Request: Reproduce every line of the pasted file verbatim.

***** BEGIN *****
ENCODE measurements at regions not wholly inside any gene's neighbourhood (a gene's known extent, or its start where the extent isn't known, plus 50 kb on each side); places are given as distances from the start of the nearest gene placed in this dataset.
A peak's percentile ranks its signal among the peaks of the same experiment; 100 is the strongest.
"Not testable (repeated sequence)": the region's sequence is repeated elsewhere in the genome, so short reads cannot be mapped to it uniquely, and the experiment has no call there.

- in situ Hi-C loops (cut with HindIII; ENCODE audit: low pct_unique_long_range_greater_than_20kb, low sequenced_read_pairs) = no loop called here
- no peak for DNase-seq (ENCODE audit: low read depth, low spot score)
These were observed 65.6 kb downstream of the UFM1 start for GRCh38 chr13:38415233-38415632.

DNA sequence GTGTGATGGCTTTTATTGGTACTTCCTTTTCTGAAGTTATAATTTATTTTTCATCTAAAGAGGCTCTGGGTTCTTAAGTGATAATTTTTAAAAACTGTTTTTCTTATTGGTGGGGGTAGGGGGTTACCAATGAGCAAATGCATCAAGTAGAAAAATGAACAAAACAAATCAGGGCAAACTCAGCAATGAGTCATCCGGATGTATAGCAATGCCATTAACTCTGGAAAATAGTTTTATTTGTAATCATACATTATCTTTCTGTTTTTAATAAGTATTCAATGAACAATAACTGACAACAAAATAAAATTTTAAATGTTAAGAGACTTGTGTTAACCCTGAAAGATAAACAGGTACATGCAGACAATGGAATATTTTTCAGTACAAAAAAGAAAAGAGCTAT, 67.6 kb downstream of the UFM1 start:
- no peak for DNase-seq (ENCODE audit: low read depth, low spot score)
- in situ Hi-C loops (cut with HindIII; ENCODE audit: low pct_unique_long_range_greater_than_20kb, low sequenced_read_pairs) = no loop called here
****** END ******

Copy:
ENCODE measurements at regions not wholly inside any gene's neighbourhood (a gene's known extent, or its start where the extent isn't known, plus 50 kb on each side); places are given as distances from the start of the nearest gene placed in this dataset.
A peak's percentile ranks its signal among the peaks of the same experiment; 100 is the strongest.
"Not testable (repeated sequence)": the region's sequence is repeated elsewhere in the genome, so short reads cannot be mapped to it uniquely, and the experiment has no call there.

- in situ Hi-C loops (cut with HindIII; ENCODE audit: low pct_unique_long_range_greater_than_20kb, low sequenced_read_pairs) = no loop called here
- no peak for DNase-seq (ENCODE audit: low read depth, low spot score)
These were observed 65.6 kb downstream of the UFM1 start for GRCh38 chr13:38415233-38415632.

DNA sequence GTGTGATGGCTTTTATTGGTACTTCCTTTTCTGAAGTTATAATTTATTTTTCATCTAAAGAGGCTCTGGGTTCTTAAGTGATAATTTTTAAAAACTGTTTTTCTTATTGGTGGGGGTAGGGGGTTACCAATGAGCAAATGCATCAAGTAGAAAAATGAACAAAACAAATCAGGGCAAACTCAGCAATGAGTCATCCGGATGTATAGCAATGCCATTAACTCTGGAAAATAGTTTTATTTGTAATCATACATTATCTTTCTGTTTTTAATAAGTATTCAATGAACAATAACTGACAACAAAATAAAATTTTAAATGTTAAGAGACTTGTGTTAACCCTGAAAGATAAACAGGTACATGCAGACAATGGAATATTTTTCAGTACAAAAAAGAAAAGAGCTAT, 67.6 kb downstream of the UFM1 start:
- no peak for DNase-seq (ENCODE audit: low read depth, low spot score)
- in situ Hi-C loops (cut with HindIII; ENCODE audit: low pct_unique_long_range_greater_than_20kb, low sequenced_read_pairs) = no loop called here